News and Information

May 20, 2015

Published: May 20, 2015 - 12:35 PM
This article received 1179 reads.
Print this article
Share this article

At least two Namibian media houses this morning quoted German Ambassador to Namibia, Dr. Onno Hückmann, as saying the country has “very few reported incidents of torture or maltreatment of suspects, and in those cases, culprits are prosecuted accordingly” as well as that Namibia has an “excellent standard and the positive example set by Namibia for the region”.
“Assuming that Ambassador Hückmann was cited accurately, NamRights wishes to put it on record that it totally rejects his sweeping, insensitive, controvertible and morally offensive utterances.

Although torture and other cruel, inhuman or degrading treatment or punishment (“TCIDT”) by public officials has reduced since Namibian independence, treatment falling under TCIDT continues on a wide scale throughout the country. It must also be pointed out that systematic failure by the State to promptly and impartially investigate and prosecute those public officials responsible for acts of TCIDT, and for failing to institute disciplinary proceedings against public officials held responsible for direct acts of TCIDT and or complicity therein continues”, said NamRights executive director, Phil ya Nangoloh, this morning.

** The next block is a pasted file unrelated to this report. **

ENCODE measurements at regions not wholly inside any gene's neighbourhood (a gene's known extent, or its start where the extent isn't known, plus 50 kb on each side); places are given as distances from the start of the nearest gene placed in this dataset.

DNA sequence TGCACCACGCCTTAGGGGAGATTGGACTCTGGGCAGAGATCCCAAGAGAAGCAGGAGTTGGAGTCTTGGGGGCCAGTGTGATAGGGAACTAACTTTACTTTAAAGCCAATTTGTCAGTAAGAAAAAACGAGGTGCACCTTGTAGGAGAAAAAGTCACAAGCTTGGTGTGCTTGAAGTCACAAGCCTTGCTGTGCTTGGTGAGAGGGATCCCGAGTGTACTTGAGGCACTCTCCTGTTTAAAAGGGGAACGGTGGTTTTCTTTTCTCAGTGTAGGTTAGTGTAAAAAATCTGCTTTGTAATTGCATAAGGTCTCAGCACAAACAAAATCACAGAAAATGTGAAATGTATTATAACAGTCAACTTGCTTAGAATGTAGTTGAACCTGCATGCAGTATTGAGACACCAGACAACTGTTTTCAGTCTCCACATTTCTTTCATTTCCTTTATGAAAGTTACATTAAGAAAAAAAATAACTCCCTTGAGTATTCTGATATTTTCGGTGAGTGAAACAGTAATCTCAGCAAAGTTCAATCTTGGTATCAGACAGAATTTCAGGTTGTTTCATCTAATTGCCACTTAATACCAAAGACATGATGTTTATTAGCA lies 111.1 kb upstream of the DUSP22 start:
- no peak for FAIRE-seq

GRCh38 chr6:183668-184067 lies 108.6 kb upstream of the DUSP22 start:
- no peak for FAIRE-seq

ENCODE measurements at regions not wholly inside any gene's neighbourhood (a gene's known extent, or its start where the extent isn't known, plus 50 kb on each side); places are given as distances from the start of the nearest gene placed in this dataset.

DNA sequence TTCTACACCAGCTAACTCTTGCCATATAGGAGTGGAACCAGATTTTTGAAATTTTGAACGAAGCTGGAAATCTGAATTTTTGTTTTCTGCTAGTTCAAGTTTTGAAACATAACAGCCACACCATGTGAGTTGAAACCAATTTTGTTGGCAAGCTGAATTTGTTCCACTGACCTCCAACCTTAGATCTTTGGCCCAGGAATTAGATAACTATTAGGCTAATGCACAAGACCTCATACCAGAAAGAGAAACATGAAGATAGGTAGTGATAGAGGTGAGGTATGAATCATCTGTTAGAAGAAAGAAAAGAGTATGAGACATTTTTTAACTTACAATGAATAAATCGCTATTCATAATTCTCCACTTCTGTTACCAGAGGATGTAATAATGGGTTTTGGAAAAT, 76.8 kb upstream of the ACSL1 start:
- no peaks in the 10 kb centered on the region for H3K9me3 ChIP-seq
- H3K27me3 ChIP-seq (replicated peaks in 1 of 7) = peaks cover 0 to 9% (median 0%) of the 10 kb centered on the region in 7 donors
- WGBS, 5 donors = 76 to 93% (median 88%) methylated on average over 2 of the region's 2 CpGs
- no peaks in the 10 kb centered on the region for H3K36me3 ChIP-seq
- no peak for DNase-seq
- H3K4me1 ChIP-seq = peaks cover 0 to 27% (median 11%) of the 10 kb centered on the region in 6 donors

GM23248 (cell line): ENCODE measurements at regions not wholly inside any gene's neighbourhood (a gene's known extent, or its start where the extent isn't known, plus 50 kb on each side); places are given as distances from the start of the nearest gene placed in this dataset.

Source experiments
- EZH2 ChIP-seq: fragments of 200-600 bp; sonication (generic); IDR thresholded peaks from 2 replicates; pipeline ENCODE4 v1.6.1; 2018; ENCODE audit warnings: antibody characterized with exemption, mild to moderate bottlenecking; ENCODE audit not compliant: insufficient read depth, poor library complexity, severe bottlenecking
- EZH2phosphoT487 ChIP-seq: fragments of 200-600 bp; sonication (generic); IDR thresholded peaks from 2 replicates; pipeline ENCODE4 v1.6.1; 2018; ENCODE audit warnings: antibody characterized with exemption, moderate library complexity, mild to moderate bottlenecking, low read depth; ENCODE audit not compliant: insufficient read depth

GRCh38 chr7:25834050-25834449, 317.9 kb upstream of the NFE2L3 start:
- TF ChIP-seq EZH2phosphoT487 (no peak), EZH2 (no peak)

Moreover, the unsavory public pronouncements attributed to Ambassador Hückmann are not supported by facts. Not a single report produced by UN or by any other credible national and international human rights instance on TCIDT in Namibia has so far come anywhere closer to describing Namibia as an “excellent standard for the region”.

Having acceded to the UN Convention against Torture and Other Cruel, Inhuman or Degrading Treatment or Punishment (“CAT”) on November 28 1994, Namibia is among the over 150 UN Member States that have ratified or acceded to CAT. By ratifying or acceding to CAT, a country voluntarily undertakes to institute legislative, judicial, administrative and other measures to give effect to the provisions of CAT. The country's Constitution--containing an impressive bill of rights entirely compatible with the Universal Declaration of Human Rights--unambiguously bans all and any acts of TCIDT.